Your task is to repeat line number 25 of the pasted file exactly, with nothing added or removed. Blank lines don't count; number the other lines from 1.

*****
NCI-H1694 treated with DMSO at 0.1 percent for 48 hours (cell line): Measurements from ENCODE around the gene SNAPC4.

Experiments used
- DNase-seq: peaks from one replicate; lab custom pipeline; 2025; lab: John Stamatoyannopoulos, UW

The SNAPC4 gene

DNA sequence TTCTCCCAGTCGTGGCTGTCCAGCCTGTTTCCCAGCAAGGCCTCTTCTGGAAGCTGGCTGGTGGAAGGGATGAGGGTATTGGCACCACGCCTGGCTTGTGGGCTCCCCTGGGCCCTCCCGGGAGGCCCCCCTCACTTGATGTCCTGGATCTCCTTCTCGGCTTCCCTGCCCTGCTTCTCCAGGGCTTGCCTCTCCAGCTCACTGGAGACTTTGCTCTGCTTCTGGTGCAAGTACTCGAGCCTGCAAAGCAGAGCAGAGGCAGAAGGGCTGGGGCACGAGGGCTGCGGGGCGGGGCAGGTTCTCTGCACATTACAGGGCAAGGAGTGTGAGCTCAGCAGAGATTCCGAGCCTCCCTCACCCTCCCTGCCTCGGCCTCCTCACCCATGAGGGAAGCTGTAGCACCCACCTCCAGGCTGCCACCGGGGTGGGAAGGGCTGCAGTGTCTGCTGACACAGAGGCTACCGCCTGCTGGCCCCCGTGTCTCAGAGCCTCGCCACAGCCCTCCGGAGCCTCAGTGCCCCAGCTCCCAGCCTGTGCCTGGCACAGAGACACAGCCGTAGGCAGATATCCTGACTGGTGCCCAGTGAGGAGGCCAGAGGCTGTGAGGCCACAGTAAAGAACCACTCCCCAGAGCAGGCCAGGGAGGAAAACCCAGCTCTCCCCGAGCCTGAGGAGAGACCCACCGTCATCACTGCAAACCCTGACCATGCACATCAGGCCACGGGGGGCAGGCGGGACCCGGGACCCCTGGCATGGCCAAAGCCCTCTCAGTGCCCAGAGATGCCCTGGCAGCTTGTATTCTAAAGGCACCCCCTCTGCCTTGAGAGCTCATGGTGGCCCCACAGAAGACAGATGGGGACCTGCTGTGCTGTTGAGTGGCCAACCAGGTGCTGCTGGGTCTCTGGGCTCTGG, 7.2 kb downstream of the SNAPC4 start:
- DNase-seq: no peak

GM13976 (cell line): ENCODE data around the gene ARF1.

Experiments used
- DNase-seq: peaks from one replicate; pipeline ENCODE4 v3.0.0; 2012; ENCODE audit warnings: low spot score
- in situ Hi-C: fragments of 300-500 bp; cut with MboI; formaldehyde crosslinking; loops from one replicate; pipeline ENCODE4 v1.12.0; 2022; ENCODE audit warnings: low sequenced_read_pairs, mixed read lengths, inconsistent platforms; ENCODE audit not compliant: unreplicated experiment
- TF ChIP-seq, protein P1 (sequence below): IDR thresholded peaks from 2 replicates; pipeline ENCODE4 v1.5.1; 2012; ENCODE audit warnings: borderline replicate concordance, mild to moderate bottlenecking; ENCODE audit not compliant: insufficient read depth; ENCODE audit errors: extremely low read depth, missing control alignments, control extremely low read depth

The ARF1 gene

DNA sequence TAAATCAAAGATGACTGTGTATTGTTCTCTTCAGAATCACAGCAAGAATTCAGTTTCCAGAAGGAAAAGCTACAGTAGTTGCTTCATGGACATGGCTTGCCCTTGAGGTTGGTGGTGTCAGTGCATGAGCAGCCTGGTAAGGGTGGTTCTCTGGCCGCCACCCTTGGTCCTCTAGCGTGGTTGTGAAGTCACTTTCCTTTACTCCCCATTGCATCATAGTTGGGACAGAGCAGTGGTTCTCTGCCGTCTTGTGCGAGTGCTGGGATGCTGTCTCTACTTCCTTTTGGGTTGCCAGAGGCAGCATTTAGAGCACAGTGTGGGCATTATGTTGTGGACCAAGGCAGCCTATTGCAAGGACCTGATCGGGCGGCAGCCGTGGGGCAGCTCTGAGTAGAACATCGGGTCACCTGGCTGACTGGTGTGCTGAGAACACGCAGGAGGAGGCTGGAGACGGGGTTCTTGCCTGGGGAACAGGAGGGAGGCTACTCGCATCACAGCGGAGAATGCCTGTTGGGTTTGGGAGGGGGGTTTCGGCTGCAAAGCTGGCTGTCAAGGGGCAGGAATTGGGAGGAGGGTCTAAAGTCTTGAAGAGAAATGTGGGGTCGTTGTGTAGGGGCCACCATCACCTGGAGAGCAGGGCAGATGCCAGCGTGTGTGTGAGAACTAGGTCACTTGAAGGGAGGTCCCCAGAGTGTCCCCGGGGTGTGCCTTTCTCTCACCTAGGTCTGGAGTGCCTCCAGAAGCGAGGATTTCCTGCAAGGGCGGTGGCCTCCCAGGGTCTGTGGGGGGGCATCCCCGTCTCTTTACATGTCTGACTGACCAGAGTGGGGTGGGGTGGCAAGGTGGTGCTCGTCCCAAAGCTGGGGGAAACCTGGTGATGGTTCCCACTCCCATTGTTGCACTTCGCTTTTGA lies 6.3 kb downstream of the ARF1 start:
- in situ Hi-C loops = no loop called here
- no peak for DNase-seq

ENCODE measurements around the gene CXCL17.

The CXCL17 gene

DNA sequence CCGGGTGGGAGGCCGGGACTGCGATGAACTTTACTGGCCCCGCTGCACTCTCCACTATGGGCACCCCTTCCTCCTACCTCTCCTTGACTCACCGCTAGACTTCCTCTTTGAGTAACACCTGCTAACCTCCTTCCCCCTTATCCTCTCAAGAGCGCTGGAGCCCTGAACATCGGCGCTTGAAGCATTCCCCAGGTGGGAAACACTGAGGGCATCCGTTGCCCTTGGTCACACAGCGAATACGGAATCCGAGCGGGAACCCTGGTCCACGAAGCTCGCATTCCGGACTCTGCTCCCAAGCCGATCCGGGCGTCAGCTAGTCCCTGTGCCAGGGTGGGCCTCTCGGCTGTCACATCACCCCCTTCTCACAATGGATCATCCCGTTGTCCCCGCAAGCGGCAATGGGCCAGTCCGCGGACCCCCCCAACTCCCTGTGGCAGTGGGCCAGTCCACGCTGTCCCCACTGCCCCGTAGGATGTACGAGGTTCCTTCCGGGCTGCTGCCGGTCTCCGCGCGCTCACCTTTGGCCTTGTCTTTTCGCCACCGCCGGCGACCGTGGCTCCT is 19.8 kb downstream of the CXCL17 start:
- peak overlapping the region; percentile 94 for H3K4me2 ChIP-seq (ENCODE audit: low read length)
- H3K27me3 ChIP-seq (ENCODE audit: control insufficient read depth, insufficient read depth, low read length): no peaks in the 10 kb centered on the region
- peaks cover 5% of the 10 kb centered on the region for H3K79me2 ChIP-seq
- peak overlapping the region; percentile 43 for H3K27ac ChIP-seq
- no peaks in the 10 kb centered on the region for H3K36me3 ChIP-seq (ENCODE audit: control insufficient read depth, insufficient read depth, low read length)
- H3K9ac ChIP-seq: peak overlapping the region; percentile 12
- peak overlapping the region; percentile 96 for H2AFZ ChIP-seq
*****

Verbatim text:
- peak overlapping the region; percentile 96 for H2AFZ ChIP-seq